"We don't have DNA goggles to detect our relatives, but I think we've evolved psychological systems that help us do so," Lieberman said, including face recognition and even scent. But Lieberman thinks the strongest cue humans have is growing up with a sibling under the same roof.

"People refer to this as the Westermarck Effect, which essentially says children who co-reside are much less likely to breed with each other when they reach adulthood," she said.

Even unrelated children who grow up together exhibit avoidance toward inbreeding, she said.

"The Kibbutz communities in Israel are a good example," she said. Only weeks after birth, mothers give their kids to a "children's society" staffed by trained caregivers. Lieberman said people raised in the same community are much less likely to marry each other than someone from a neighboring area.

Another example Lieberman noted are 1800s records of arranged Taiwanese "minor" marriages, where parents would arrange a marriage for their daughter by handing her over to the future groom's household shortly after birth.

"Compared to 'major' marriage arrangements, where a couple meets just before the wedding, minor couples had fewer kids," she told LiveScience. "Minor couples frequently refused to consummate their marriage, so the fathers would stand outside their door until they did."

Lieberman thinks minor couples had such trouble because they grew up with one another, "activating the genetic cues that screamed, 'Avoid mating with this person,'" she said. "Those cues probably didn't get activated with the brother-sister couple who married. They didn't grow up together."

Incestuous mysteries

Although no genes for incest avoidance cues have been pinpointed yet, Lieberman thinks they will eventually be tracked down.

"It would be wonderful to isolate those genes," she said. "I think we will some day, but we need to know if there are other cues used to avoid mating with a relative."

But how does Lieberman explain incestuous behavior both in captive and wild animals, such as juvenile male chimps who attempt sex with their mothers?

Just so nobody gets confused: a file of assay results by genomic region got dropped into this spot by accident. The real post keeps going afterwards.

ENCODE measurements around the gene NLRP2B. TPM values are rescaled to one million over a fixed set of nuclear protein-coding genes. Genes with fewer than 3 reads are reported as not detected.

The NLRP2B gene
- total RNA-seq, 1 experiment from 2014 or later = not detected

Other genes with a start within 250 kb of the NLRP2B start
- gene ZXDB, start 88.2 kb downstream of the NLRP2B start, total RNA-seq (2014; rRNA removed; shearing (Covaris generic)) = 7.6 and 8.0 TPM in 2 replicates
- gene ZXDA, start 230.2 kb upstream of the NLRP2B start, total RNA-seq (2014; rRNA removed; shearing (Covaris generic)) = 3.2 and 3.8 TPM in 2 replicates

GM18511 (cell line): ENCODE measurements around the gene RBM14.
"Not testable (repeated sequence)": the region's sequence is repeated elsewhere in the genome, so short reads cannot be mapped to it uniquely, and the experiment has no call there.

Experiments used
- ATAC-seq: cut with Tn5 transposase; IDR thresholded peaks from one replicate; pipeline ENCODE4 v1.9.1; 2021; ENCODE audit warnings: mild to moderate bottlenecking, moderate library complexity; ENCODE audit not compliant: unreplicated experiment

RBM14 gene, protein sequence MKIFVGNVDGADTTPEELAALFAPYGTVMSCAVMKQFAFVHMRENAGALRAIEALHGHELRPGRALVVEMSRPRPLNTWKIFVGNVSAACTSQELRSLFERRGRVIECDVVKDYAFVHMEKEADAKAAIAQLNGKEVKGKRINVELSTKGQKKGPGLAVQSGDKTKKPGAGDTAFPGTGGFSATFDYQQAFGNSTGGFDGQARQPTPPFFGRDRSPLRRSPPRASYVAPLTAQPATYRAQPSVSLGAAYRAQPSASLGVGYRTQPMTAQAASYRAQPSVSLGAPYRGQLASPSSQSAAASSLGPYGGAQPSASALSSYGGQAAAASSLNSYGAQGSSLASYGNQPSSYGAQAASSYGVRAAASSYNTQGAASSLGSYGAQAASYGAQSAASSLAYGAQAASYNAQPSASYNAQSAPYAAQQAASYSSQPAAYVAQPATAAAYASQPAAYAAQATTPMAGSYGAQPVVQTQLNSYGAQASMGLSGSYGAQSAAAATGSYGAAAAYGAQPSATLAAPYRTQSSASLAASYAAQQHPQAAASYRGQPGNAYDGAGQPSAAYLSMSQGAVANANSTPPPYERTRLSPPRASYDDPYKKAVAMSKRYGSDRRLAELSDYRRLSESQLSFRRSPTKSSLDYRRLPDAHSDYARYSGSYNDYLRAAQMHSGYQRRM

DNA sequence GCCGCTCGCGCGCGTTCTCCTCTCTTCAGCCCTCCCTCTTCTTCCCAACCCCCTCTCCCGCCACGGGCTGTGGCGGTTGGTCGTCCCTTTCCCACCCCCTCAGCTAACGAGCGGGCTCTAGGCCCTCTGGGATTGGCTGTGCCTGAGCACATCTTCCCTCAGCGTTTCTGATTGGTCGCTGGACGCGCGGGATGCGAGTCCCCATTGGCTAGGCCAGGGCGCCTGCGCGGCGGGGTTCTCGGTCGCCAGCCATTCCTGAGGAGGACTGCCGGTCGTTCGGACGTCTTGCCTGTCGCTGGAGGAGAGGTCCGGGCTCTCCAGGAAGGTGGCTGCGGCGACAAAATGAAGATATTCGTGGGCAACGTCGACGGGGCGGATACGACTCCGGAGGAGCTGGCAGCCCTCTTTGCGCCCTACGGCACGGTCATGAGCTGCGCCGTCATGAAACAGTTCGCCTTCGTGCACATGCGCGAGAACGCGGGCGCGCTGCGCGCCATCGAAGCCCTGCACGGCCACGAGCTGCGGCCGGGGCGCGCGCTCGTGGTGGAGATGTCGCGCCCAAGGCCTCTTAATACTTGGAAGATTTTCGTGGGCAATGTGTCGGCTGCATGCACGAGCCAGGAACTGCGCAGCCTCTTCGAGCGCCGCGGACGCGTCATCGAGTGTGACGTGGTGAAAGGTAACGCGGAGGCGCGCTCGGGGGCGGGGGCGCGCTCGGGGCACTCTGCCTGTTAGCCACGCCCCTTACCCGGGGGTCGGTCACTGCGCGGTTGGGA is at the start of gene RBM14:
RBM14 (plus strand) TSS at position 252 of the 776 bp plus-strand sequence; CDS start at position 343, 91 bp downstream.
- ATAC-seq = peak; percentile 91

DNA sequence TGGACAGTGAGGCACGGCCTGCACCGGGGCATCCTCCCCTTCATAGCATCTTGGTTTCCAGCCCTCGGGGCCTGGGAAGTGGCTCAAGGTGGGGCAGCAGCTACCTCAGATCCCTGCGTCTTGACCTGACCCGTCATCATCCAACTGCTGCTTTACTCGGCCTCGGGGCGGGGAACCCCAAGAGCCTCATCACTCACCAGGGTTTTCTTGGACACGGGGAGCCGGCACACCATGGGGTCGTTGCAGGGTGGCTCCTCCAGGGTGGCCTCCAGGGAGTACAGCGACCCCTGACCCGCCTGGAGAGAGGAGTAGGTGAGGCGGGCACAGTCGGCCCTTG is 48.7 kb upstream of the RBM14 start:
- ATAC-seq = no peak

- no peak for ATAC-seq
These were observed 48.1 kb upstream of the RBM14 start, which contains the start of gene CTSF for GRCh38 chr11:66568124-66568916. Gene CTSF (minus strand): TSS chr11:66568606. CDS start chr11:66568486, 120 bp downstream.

"These systems aren't foolproof," she said. "Sometimes the [female chimp mother] lets her male offspring mount her if they're frightened and want to calm down. But most of the time, females squawk and reject the attempts."

David Spain, an emeritus University of Washington anthropologist who has followed incest research since 1968, said incest "defeats the whole point of sex" — mixing up the gene pool — and is ultimately why the behavior is astonishingly rare among first relatives.

"Cousin marriages don't have as much in the way of deleterious effects, so we see those partnerships more often," Spain said. "Evolution weeds out the things that don't work."

Better birth certificates?

Spain thinks the now-unmarried twins, whose identities and anullment details have been concealed, would be fascinating to interview.

"This is definitely a one-in-a-million type thing. The psychoanalyst side of me definitely wants to know what was going through their minds after they discovered they were brother and sister," Spain said, noting that such an analysis might offer important scientific clues about incest.

Other than that, he said, the couple's story simply excites human aversion to incest. "Just look to popular culture to understand why," he said. "It's sort of like a 'Star Wars' story that ends up with Luke Skywalker and Princess Leah marrying each other."

Yet Dan Boucher, a spokesperson for Lord Alton, said the couple's tale might repeat itself as more people choose to conceive their children through sperm donors.

"A donor can be used to conceive up to 10 children," Boucher said, and according to Alton's Web site up to 25 children have been conceived from a single donor. "That greatly increases the chances of something like this happening again."

Offering two birth certificates to IVF children, he said, could help: One "long" version would indicate the genetic father as well as the mother, while a "short" version without such details could be used to maintain the person's privacy.

"I'm hoping this will become a law by the summer," Boucher said.

Dave Mosher, currently the online director at Popular Science, writes about everything in the science and technology realm, including NASA's robotic spaceflight programs and wacky physics mysteries. He has written for several news outlets in addition to Live Science and, including:, National Geographic News, Scientific American, Simons Foundation and Discover Magazine. When not crafting science-y sentences, Dave dabbles in photography, bikes New York City streets, wrestles with his dog and runs science experiments with his nieces and nephews.